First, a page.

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Posted by: satp | Apr 25, 2012 1:29:29 AM | 19
Neither Chaves nor Ahmadinejad would be in power today without the money they earn from selling oil to the West. Neither would the House of Saud or the Sheiks of Bahrain or Dubai. Nor would Qaddafi or Saddam Hussein have come to power.
We are bankrolling these dictators through our oil addiction.
Posted by: ralphieboy | Apr 25, 2012 3:08:42 AM | 20
yeah, Ralphieboy, the US is a Marxist trojan horse :-))
".. Constant revolutionizing of production, uninterrupted disturbance of all social conditions, everlasting uncertainty and agitation distinguish the bourgeois epoch from all earlier ones. All fixed, fast frozen relations, with their train of ancient and venerable prejudices and opinions, are swept away, all new-formed ones become antiquated before they can ossify. All that is solid melts into air, all that is holy is profaned, and man is at last compelled to face with sober senses his real condition of life and his relations with his kind.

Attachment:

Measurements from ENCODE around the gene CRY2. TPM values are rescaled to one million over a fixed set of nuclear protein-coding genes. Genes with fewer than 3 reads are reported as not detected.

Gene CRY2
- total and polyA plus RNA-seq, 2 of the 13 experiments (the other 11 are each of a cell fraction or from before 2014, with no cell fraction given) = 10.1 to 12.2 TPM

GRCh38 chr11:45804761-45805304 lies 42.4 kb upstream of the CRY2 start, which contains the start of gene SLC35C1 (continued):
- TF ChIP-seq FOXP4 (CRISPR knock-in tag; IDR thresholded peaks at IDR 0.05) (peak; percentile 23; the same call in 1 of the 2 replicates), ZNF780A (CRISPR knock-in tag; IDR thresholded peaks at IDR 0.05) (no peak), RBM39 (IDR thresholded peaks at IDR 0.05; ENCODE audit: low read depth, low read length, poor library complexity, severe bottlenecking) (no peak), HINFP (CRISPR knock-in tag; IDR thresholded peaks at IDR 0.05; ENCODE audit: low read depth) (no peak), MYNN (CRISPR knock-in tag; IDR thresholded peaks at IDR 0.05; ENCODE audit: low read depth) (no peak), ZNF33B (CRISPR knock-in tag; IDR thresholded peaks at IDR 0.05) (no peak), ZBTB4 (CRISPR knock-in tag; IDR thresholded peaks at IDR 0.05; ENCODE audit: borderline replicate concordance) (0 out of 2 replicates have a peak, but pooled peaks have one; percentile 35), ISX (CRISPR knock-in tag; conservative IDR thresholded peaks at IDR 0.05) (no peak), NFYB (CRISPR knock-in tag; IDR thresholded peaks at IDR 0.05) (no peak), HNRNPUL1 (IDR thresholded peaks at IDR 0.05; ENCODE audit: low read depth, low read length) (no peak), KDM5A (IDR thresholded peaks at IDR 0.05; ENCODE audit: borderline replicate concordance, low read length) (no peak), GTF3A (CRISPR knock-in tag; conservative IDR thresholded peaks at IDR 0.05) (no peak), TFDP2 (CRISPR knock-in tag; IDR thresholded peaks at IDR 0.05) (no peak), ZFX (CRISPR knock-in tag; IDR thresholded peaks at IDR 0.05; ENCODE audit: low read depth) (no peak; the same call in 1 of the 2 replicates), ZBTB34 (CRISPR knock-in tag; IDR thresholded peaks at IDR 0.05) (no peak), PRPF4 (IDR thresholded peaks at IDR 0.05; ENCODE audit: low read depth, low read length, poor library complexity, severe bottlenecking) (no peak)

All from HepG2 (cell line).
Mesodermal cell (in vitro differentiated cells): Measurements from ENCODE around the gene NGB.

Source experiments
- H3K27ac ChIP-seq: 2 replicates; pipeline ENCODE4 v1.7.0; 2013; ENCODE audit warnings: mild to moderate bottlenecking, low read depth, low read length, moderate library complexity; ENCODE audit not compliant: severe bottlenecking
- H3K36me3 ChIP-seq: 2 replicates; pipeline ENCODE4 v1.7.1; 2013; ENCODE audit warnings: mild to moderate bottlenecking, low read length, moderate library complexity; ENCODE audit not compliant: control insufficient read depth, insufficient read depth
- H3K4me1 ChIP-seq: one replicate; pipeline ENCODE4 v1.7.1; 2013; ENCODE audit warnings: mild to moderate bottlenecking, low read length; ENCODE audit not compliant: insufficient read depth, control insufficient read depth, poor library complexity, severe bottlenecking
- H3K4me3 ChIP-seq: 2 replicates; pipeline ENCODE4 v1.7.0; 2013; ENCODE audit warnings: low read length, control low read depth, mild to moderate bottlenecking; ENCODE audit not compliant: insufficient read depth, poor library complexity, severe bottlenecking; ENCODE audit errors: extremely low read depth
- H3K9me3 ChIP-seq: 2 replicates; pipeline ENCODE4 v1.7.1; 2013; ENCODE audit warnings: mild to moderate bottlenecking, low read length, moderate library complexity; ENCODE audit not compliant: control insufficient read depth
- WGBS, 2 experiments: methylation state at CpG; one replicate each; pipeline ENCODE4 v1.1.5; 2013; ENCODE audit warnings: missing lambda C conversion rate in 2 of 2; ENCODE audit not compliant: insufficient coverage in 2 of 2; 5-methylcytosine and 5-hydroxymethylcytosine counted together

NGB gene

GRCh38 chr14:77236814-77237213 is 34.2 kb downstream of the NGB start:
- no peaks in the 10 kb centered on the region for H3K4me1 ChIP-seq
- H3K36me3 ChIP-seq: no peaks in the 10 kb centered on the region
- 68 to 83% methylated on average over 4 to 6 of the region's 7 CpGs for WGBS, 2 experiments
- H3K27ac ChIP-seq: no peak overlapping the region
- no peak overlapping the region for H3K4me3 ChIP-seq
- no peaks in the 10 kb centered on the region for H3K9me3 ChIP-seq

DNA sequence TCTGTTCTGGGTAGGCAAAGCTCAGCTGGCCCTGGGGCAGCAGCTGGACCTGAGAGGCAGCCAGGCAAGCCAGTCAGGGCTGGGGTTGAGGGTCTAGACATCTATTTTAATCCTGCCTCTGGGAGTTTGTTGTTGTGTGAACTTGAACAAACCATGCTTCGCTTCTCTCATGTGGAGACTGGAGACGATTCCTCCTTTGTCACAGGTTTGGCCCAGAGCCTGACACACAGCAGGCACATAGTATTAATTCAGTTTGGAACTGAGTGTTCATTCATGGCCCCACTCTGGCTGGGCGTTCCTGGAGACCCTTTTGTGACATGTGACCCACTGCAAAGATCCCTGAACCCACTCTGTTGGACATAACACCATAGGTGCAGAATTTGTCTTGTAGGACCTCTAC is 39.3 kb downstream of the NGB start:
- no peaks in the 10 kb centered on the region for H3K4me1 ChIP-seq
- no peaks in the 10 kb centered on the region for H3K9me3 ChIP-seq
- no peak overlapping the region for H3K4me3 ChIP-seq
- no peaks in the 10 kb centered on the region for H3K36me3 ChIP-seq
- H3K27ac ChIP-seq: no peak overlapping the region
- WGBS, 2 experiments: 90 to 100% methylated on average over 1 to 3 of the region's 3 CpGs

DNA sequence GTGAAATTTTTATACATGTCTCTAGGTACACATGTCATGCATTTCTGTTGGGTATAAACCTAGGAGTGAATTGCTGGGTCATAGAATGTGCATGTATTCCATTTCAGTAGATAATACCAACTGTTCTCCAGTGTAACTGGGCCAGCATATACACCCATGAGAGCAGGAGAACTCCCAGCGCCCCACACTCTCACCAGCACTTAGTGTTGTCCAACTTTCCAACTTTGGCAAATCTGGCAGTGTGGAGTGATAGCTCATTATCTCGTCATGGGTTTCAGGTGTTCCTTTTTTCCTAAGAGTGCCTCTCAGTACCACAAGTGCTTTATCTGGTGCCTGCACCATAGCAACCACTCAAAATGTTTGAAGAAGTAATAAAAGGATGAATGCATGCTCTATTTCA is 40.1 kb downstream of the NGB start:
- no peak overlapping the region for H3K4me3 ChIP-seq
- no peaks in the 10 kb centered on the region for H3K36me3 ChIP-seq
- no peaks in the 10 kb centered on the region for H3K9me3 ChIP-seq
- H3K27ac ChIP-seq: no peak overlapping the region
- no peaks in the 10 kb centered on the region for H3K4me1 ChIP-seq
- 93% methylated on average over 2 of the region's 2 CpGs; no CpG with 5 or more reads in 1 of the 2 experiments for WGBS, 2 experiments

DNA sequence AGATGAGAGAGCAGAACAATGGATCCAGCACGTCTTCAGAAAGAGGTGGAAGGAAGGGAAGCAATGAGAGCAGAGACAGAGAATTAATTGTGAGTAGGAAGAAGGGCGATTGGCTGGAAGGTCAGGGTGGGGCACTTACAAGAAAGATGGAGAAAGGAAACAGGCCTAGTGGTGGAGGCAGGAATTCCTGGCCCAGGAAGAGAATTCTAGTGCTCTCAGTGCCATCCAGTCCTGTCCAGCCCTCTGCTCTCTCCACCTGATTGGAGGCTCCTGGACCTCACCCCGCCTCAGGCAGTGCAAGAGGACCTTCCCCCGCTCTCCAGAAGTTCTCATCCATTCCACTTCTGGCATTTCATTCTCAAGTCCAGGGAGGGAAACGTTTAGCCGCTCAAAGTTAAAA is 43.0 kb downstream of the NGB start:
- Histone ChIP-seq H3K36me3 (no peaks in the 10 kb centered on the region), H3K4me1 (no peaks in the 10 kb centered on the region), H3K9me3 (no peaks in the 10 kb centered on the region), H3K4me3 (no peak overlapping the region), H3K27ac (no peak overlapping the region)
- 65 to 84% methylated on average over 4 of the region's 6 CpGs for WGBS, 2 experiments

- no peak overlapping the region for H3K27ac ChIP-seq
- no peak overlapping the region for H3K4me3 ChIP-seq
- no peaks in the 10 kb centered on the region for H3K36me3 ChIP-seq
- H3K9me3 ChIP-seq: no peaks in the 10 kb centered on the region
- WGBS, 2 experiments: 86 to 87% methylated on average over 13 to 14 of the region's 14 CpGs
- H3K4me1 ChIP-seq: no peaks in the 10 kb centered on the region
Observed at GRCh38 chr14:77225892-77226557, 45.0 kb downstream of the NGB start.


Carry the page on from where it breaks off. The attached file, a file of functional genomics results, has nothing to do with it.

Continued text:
The need of a constantly expanding market for its products chases the bourgeoisie over the entire surface of the globe. It must nestle everywhere, settle everywhere, establish connections everywhere.